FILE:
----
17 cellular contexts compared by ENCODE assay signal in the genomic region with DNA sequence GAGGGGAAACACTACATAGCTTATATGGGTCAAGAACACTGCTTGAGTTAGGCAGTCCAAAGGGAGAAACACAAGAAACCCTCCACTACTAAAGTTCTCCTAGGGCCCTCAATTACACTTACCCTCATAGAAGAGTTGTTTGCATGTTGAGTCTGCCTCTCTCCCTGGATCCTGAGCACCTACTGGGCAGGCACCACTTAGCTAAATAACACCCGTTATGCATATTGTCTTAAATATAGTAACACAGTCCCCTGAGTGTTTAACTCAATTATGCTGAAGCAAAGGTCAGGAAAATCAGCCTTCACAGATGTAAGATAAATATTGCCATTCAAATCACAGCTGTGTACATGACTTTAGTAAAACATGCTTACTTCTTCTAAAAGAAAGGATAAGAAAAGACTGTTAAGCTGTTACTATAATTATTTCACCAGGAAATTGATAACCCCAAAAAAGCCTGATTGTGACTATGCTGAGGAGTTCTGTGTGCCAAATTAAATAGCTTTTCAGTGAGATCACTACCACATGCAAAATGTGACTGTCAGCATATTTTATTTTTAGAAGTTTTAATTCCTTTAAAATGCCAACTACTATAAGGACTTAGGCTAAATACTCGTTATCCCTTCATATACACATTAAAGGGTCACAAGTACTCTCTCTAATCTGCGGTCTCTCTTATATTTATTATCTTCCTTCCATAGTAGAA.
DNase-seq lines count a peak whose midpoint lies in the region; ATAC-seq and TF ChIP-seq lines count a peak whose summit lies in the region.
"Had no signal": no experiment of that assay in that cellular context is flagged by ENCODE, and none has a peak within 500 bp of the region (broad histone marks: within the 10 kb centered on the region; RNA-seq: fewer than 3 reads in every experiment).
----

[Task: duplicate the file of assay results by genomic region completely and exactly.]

17 cellular contexts compared by ENCODE assay signal in the genomic region with DNA sequence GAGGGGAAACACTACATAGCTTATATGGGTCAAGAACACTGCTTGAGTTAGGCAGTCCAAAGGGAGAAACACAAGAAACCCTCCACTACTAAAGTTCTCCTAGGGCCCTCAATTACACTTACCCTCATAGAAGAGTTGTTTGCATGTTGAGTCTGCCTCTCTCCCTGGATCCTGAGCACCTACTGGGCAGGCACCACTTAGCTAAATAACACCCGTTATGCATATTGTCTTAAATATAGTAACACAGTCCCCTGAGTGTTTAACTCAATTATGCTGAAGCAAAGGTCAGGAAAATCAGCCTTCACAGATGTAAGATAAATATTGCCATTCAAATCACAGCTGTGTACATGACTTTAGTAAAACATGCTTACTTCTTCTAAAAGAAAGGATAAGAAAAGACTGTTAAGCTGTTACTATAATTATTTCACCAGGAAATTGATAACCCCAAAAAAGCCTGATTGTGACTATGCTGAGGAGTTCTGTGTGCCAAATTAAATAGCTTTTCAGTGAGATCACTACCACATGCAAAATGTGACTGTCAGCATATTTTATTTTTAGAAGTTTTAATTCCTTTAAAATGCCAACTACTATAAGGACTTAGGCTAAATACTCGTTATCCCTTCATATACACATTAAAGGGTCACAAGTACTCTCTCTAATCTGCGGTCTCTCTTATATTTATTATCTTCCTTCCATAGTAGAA.
DNase-seq lines count a peak whose midpoint lies in the region; ATAC-seq and TF ChIP-seq lines count a peak whose summit lies in the region.
"Had no signal": no experiment of that assay in that cellular context is flagged by ENCODE, and none has a peak within 500 bp of the region (broad histone marks: within the 10 kb centered on the region; RNA-seq: fewer than 3 reads in every experiment).